“Not one, doubts Anand.
In the end everyone will get knowledge. Immortality is inherent in all things. Work your freedom with diligence.”
Then, going through the absorption of meditation, Buddha Shakyamuni entered Mahaparinirvana. It is said that the earth shook, the stars fell from the sky, the sky burst into flames in ten directions and the air was filled with celestial music.
Upon his death, Buddha Shakyamuni’s body was bathed and then once again clothed and wrapped in a thousand shrouds before being placed in a coffin of precious substances. After seven days, during which time offerings were made by gods and men, the coffin was carried in a large procession to the place of cremation and placed on a pyre of scented wood and aromatic oils.
Kushinagar Buddha Funeral
However, several attempts to burn the pyre failed. This is because Buddha Shakyamuni’s great disciple, Mahakashyapa had not yet paid his respects and was making his way to pay homage to the body of Buddha Shakyamuni, along with 500 students. After Mahakashyap arrived, prostrated and paid tribute, the pyre automatically engulfed in flames.
After the cremation only a skull bone, teeth and inner and outer shrouds remained. As predicted by Buddha Shakyamuni, there was controversy over the distribution of the relics. The Mallas kingdom within which Kushinagara lay claimed all the remains of Buddha Shakyamuni’s body, but met with competing claims from representatives of the other seven kingdoms that constituted ancient India.
The Brahmin couplet suggests an equal, eight-fold division of the relics between them, assuming his role as Buddha Shakyamuni’s designated mediator. This was accepted by the states; Each took his share and eight great stupas were built over him all over India.
Over time, these relics were redistributed after King Ashoka decided to build 84,000 stupas. Today, they are contained in various stupas spread across Asia.
With its rich history and the importance of the existence of Buddha, Kushinagar is today one of the favorite places for Buddhists to go on pilgrimage and is home to many attractions.
Main holy places of Kushinagar
Being a witness to an important event like the demise of Buddha Shakyamuni, Kushinagar has become home to many sites of religious importance. Here is a brief guide to the three major pilgrimage sites.
Mahaparnirvana Temple Mahaparinirvana Temple is located in Kasia village of new Deoria district. The temple complex consists of a main building with a unique curved roof structure that houses a large 5th-century statue of Buddha Shakyamuni and an inscribed stupa next to which the temple is built. Both structures are painted a brilliant pure white.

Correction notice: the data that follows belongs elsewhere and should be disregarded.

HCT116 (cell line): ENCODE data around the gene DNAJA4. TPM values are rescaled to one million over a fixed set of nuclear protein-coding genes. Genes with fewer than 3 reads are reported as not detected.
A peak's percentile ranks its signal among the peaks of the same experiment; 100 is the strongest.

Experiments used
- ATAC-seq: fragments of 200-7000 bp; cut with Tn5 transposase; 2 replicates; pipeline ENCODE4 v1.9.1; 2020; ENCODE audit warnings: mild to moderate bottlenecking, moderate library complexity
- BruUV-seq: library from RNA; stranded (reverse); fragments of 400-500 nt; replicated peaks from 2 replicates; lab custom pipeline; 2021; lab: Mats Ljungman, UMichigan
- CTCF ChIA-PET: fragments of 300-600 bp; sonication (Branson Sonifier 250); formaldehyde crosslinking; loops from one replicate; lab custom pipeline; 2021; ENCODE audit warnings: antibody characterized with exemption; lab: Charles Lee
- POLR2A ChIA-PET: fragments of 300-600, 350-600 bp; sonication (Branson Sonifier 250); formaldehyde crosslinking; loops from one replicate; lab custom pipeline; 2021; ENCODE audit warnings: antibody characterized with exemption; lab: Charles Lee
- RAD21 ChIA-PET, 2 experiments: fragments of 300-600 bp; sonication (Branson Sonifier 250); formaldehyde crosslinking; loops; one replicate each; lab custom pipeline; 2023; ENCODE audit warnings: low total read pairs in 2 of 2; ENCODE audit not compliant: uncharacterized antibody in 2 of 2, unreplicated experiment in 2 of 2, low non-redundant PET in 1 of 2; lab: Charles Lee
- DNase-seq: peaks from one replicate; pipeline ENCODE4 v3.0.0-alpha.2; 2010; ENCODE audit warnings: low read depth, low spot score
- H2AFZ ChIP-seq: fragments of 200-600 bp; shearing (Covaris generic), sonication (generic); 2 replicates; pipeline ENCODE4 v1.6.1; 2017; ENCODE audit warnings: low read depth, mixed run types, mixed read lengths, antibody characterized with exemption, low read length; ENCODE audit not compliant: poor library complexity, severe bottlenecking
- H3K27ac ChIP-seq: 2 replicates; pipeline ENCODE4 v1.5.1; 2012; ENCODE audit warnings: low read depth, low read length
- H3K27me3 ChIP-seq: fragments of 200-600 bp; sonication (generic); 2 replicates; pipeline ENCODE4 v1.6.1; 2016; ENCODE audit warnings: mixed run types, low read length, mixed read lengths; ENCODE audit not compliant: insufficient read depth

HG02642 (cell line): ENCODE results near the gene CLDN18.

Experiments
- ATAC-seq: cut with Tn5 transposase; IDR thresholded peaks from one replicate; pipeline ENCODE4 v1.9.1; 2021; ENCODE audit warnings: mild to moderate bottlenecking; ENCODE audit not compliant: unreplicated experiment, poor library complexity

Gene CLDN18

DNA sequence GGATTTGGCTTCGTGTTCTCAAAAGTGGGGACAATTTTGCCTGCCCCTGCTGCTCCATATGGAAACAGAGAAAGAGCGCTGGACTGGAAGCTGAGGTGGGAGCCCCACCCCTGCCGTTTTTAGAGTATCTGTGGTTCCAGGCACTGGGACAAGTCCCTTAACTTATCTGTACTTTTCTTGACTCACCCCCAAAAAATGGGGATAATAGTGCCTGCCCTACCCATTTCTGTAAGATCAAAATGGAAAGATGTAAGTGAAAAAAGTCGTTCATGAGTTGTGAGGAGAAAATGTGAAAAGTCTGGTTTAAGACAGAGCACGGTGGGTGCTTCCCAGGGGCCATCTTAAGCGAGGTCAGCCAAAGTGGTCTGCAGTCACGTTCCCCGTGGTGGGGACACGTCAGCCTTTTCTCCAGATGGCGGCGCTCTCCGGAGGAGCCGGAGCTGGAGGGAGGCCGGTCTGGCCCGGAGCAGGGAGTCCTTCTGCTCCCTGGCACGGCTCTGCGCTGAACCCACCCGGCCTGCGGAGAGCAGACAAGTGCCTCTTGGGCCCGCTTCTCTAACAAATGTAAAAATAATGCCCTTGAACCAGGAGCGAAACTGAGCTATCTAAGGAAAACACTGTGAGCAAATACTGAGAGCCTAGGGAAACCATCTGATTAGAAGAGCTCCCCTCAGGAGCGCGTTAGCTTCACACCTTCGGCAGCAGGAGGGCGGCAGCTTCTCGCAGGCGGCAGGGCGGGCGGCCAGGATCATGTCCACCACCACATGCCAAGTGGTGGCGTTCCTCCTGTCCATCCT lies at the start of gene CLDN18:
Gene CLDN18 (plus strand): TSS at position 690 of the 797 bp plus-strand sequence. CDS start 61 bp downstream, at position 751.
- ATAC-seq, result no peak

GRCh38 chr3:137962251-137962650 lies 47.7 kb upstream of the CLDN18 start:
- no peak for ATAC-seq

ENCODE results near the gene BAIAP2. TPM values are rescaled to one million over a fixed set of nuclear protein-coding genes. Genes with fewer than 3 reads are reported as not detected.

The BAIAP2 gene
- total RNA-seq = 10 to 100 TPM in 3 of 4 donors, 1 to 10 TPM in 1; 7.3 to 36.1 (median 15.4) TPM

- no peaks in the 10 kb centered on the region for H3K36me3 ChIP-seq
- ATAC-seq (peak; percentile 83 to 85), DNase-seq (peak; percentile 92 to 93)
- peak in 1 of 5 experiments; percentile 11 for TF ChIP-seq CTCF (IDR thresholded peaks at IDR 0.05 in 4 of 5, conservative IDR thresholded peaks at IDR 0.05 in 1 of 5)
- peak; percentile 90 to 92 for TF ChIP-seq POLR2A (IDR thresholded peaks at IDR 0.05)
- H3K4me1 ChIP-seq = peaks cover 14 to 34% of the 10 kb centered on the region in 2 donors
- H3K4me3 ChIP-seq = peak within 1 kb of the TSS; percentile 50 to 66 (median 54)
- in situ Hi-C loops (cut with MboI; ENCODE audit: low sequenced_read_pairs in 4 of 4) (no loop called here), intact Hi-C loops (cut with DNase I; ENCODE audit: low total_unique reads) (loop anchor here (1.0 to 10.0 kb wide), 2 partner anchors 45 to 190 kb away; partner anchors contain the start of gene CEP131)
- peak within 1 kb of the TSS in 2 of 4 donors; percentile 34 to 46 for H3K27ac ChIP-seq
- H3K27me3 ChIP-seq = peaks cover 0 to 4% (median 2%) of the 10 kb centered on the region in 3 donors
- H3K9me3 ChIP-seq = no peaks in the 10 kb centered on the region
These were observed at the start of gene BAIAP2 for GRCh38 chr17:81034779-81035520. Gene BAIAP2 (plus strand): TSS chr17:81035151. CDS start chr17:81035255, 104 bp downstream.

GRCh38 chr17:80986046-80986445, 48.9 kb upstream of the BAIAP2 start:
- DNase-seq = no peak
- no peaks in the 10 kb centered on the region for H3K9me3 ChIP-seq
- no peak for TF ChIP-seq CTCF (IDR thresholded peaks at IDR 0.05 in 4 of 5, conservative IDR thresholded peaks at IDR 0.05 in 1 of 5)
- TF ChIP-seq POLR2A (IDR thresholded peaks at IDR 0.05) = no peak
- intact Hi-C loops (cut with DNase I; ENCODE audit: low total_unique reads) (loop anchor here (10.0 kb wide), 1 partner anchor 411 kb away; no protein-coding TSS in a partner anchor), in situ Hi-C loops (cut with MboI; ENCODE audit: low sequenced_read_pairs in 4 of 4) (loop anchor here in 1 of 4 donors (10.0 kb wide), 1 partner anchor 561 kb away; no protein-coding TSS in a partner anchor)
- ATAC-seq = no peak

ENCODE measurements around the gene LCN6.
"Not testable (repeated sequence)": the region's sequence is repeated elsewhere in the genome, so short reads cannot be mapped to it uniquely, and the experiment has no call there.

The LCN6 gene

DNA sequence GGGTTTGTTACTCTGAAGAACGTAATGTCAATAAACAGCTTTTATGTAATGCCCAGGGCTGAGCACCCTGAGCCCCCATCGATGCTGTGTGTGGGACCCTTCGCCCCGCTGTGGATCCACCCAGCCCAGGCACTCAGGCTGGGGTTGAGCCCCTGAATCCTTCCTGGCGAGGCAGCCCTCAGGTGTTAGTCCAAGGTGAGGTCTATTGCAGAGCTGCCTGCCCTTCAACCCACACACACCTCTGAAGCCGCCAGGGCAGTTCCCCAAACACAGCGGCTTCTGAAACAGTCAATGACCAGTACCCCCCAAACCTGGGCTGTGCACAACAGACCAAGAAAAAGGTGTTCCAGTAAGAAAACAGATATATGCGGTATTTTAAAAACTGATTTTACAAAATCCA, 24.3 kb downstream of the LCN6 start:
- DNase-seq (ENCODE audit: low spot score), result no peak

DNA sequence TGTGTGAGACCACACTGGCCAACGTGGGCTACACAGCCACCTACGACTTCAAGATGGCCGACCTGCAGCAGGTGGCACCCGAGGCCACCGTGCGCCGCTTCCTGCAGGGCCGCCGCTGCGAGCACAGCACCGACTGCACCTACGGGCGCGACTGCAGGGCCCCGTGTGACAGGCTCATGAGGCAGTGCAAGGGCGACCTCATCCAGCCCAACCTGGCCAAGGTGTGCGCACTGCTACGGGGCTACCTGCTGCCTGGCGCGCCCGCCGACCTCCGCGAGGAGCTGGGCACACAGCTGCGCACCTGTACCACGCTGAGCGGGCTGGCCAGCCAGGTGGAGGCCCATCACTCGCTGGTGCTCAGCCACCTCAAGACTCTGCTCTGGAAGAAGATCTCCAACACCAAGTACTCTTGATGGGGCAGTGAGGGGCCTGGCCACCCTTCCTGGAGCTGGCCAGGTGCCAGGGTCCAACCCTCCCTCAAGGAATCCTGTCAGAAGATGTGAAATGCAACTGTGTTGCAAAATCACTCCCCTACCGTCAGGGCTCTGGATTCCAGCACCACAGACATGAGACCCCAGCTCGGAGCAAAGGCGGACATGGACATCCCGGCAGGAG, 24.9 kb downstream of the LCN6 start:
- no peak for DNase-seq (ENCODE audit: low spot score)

Inside the temple is a statue of Buddha Shakyamuni which depicts him lying on a bed, with the now famous posture of Buddha lying on his right side facing west. The statue is 20 feet (6.1 m) tall and is made of Chunar sandstone.
Leaning Buddha in Mahaparinirvana Temple It was excavated in 1876 and rebuilt as a living temple in 1927 by Chandra Swami, a Burmese monk.
Behind the temple is a 62-foot (19 m) white stupa excavated in 1867, known as the Parinirvana Stupa. It houses the relics of Buddha Shakyamuni.
Rambhar Stupa Rambhar Stupa is another stupa of great importance in Kushinagar. This is where Buddha Shakyamuni was cremated, just 1.5 km east of the Mahaparinirvana Temple. This stupa is 49 feet (14.9 m) high and is often referred to as Mukut-Bandhan Vihara (Garden of the Bound Crown) in ancient Buddhist texts.
Math Kur Shrine The third holy site of great importance is the Matha Kur Tirtha, which literally means ‘prostration to the forehead’.
Math Kuar Shrine from Sommer (2015) Within the building is a 10-foot (3.05 m) Buddha statue. The idol is a symbol of Buddha Shakyamuni meditating under the Bodhi tree in Bhumisparsha mudra (earth-touching pose) and is carved out of blue stone.
Other Important places to visit in kushinagar
Wat Thai Temple Kushinagar Indo-Japan Sri Lanka Temple: The famous eight metal statue of Gautam Buddha, which was transported from Japan, the Indo-Japan Sri Lanka Temple is a highly visited attraction in a beautiful town of Kushinagar. The architectural genius was built by the Atago Isshin World Buddhist Cultural Association.
Chinese Temple: Also known as Lin Sun Temple, the Chinese Temple is different from other temples located in Kushinagar. It is a mix of Vietnamese and Chinese structural design. Not only this, the temple has a majestic statue of Lord Buddha which attracts tourists from all over the world.
Wat Thai Temple: One of the major sacred places for Buddhist followers, Wat Thai Temple attracts travelers with its splendid architectural beauty. It is surrounded by different types of trees and vegetation.
Meditation Park: A small park located near the Mahaparinirvana Temple in Kushinagar, the Meditation Park has water bodies with bright green beauty making it an ideal place for meditation. Travelers come to this park to relax in the peaceful and calm atmosphere.